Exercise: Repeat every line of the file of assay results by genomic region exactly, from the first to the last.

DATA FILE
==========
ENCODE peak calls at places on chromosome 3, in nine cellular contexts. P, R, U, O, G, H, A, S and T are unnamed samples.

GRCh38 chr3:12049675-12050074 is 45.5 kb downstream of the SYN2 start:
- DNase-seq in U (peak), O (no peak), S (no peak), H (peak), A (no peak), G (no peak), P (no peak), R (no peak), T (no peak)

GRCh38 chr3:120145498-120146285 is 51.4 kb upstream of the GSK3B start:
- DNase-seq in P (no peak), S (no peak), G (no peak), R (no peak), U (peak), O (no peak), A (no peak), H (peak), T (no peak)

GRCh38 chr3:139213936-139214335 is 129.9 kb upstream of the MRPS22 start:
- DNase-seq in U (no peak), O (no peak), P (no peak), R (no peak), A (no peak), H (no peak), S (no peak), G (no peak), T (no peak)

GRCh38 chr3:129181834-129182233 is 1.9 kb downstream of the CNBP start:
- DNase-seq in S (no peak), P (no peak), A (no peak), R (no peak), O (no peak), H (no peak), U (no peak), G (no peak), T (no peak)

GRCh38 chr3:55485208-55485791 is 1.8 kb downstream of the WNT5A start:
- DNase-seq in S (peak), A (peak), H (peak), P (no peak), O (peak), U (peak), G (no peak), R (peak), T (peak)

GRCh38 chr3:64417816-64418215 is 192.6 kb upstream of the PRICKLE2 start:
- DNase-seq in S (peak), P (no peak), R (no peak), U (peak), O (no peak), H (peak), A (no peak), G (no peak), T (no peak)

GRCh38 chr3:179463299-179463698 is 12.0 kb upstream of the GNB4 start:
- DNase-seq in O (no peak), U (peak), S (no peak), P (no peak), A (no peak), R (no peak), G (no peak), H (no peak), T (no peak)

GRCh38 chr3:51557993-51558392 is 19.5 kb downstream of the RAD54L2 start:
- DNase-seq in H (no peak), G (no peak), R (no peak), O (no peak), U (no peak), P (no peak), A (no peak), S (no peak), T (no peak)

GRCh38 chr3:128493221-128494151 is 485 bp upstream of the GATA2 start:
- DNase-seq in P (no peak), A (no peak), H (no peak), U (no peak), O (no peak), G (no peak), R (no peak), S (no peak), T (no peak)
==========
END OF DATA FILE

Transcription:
ENCODE peak calls at places on chromosome 3, in nine cellular contexts. P, R, U, O, G, H, A, S and T are unnamed samples.

GRCh38 chr3:12049675-12050074 is 45.5 kb downstream of the SYN2 start:
- DNase-seq in U (peak), O (no peak), S (no peak), H (peak), A (no peak), G (no peak), P (no peak), R (no peak), T (no peak)

GRCh38 chr3:120145498-120146285 is 51.4 kb upstream of the GSK3B start:
- DNase-seq in P (no peak), S (no peak), G (no peak), R (no peak), U (peak), O (no peak), A (no peak), H (peak), T (no peak)

GRCh38 chr3:139213936-139214335 is 129.9 kb upstream of the MRPS22 start:
- DNase-seq in U (no peak), O (no peak), P (no peak), R (no peak), A (no peak), H (no peak), S (no peak), G (no peak), T (no peak)

GRCh38 chr3:129181834-129182233 is 1.9 kb downstream of the CNBP start:
- DNase-seq in S (no peak), P (no peak), A (no peak), R (no peak), O (no peak), H (no peak), U (no peak), G (no peak), T (no peak)

GRCh38 chr3:55485208-55485791 is 1.8 kb downstream of the WNT5A start:
- DNase-seq in S (peak), A (peak), H (peak), P (no peak), O (peak), U (peak), G (no peak), R (peak), T (peak)

GRCh38 chr3:64417816-64418215 is 192.6 kb upstream of the PRICKLE2 start:
- DNase-seq in S (peak), P (no peak), R (no peak), U (peak), O (no peak), H (peak), A (no peak), G (no peak), T (no peak)

GRCh38 chr3:179463299-179463698 is 12.0 kb upstream of the GNB4 start:
- DNase-seq in O (no peak), U (peak), S (no peak), P (no peak), A (no peak), R (no peak), G (no peak), H (no peak), T (no peak)

GRCh38 chr3:51557993-51558392 is 19.5 kb downstream of the RAD54L2 start:
- DNase-seq in H (no peak), G (no peak), R (no peak), O (no peak), U (no peak), P (no peak), A (no peak), S (no peak), T (no peak)

GRCh38 chr3:128493221-128494151 is 485 bp upstream of the GATA2 start:
- DNase-seq in P (no peak), A (no peak), H (no peak), U (no peak), O (no peak), G (no peak), R (no peak), S (no peak), T (no peak)